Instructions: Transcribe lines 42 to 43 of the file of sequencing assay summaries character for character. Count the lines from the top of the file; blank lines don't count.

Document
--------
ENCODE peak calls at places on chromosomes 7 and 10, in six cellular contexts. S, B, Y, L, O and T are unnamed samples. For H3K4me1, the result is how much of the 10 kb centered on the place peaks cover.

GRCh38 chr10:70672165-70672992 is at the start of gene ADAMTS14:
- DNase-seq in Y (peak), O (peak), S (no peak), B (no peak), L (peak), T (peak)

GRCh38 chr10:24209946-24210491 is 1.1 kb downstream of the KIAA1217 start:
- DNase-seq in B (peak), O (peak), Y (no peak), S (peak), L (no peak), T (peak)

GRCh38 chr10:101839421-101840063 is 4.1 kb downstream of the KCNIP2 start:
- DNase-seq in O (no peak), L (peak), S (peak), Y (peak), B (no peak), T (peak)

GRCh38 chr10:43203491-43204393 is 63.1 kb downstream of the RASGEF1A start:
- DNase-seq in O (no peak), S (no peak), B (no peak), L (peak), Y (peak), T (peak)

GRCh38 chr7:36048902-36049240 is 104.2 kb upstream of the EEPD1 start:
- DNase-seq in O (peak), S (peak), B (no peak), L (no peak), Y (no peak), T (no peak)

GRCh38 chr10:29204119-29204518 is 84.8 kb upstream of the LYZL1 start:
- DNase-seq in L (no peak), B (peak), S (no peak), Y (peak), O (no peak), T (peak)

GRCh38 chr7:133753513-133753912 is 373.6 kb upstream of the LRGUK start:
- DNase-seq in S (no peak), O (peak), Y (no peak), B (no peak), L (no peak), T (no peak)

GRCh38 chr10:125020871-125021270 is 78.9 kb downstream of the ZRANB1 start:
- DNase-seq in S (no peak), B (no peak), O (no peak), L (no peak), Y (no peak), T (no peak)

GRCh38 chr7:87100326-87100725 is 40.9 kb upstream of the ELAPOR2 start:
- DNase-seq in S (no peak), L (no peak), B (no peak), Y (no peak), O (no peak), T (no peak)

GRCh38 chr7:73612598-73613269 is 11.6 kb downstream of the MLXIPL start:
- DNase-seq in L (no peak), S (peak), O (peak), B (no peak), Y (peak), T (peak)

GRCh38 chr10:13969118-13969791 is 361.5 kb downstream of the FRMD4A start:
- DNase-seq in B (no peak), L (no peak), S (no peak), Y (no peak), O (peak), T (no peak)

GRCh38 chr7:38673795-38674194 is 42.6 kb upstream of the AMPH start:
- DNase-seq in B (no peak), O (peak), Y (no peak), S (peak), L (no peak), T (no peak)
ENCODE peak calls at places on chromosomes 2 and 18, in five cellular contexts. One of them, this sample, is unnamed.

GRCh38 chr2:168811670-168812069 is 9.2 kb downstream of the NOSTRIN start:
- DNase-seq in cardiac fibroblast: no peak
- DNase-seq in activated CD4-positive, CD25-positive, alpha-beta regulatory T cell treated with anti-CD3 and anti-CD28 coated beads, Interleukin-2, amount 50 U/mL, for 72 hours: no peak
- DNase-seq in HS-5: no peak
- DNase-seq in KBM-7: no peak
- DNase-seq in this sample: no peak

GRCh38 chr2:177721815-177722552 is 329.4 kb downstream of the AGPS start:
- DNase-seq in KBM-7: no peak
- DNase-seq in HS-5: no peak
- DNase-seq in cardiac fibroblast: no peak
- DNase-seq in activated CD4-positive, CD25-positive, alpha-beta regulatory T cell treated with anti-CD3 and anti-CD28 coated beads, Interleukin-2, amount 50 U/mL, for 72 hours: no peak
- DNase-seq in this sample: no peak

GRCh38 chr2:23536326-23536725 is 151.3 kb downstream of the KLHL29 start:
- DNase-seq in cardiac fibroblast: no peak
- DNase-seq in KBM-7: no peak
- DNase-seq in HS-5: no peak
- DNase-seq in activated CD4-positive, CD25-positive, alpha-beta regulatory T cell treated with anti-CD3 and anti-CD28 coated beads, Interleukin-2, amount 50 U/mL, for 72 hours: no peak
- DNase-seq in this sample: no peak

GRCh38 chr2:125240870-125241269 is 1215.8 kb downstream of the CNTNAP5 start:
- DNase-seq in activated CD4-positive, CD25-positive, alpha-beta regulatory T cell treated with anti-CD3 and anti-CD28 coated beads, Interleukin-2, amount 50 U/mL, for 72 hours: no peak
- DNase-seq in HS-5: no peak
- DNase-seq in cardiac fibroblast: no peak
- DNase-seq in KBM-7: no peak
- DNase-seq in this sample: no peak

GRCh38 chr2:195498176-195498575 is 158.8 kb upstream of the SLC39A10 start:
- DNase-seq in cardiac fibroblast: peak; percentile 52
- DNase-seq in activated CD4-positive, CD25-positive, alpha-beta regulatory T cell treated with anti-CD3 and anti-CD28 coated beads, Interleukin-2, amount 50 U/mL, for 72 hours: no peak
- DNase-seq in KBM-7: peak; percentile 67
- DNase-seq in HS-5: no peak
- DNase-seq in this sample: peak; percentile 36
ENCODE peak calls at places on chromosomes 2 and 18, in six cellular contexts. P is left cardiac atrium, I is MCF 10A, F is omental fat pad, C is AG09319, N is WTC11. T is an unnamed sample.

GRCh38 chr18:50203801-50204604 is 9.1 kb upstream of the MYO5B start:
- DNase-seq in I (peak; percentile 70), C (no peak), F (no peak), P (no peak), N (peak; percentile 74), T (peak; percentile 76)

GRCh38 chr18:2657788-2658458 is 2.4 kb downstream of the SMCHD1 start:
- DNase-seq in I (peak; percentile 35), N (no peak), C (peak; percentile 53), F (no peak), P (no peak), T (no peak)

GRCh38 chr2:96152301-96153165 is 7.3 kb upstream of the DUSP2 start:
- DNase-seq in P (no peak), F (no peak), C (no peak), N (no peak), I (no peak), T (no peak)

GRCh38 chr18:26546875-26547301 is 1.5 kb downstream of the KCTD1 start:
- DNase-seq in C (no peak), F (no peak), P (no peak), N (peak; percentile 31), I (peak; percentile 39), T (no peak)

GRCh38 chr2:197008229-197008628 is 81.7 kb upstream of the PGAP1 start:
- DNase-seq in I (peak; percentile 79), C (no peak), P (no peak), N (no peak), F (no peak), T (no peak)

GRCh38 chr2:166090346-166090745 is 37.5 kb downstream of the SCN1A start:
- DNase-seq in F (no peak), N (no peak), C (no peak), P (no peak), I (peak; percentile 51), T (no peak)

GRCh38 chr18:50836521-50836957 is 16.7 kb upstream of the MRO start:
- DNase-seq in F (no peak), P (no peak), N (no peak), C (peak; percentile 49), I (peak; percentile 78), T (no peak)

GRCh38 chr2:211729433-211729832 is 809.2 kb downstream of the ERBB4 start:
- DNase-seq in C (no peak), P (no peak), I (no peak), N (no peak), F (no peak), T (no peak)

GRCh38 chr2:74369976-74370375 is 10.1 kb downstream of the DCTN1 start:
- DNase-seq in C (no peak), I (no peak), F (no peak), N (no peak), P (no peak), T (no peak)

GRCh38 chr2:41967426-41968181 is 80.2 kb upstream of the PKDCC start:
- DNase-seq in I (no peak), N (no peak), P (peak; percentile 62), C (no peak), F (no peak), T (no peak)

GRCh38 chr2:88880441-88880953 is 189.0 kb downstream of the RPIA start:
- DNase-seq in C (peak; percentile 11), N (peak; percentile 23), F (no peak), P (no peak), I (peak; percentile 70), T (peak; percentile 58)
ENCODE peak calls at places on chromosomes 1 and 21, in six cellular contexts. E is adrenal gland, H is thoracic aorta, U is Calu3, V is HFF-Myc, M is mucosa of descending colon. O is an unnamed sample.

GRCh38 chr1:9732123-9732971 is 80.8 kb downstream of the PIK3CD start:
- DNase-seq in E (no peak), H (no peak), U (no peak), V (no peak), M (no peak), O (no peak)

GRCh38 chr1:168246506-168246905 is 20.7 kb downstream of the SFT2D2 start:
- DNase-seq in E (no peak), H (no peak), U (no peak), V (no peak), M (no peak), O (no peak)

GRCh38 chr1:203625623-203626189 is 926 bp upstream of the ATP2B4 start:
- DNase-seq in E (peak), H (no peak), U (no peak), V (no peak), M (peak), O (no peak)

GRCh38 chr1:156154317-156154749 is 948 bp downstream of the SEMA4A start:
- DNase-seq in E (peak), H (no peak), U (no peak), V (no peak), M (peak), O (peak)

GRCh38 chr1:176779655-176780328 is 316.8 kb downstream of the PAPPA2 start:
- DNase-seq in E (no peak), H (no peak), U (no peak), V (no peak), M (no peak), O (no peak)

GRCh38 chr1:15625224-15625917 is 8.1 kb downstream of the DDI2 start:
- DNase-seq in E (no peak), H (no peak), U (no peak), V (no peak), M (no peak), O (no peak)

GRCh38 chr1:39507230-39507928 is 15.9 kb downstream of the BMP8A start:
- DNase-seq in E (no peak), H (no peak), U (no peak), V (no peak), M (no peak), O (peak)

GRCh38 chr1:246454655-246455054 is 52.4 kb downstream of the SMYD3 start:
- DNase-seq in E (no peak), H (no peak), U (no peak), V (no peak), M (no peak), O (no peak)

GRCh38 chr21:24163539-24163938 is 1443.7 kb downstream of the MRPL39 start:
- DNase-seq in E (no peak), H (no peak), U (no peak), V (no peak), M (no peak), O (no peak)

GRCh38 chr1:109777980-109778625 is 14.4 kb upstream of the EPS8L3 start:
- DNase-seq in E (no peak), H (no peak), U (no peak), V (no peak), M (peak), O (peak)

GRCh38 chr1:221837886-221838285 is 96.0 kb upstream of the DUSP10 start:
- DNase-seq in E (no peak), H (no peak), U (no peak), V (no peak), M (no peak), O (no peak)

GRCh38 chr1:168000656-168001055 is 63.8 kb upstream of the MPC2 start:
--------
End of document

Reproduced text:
- DNase-seq in HS-5: no peak
- DNase-seq in activated CD4-positive, CD25-positive, alpha-beta regulatory T cell treated with anti-CD3 and anti-CD28 coated beads, Interleukin-2, amount 50 U/mL, for 72 hours: no peak